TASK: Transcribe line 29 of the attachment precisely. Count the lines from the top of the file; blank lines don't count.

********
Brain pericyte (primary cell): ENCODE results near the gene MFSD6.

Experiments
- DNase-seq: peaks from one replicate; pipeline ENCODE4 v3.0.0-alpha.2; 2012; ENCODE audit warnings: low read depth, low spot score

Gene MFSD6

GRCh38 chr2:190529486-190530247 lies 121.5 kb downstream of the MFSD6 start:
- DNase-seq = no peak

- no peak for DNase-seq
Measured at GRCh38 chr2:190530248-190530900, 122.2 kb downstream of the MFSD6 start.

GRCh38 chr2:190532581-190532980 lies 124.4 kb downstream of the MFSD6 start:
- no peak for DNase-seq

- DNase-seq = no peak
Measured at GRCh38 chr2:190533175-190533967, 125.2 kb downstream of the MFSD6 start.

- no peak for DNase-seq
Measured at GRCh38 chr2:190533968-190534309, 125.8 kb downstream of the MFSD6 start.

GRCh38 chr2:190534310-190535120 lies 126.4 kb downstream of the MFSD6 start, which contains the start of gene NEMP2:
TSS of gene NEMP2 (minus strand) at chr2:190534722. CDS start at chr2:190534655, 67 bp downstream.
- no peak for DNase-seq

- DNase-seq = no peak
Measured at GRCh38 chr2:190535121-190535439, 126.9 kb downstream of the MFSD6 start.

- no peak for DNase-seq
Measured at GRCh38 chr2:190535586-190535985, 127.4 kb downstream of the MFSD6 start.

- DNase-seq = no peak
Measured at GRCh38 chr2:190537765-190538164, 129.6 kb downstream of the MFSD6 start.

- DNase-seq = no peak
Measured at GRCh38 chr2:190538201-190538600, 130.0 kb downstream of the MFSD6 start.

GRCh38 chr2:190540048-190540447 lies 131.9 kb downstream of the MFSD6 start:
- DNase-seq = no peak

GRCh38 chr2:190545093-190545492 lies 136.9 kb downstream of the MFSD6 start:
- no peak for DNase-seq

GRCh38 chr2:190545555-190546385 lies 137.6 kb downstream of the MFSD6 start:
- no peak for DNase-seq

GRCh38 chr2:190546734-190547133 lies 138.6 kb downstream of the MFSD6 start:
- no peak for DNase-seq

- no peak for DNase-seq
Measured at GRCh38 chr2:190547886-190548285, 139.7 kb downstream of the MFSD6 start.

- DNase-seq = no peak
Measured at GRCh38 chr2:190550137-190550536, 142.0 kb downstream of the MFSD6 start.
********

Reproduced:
- no peak for DNase-seq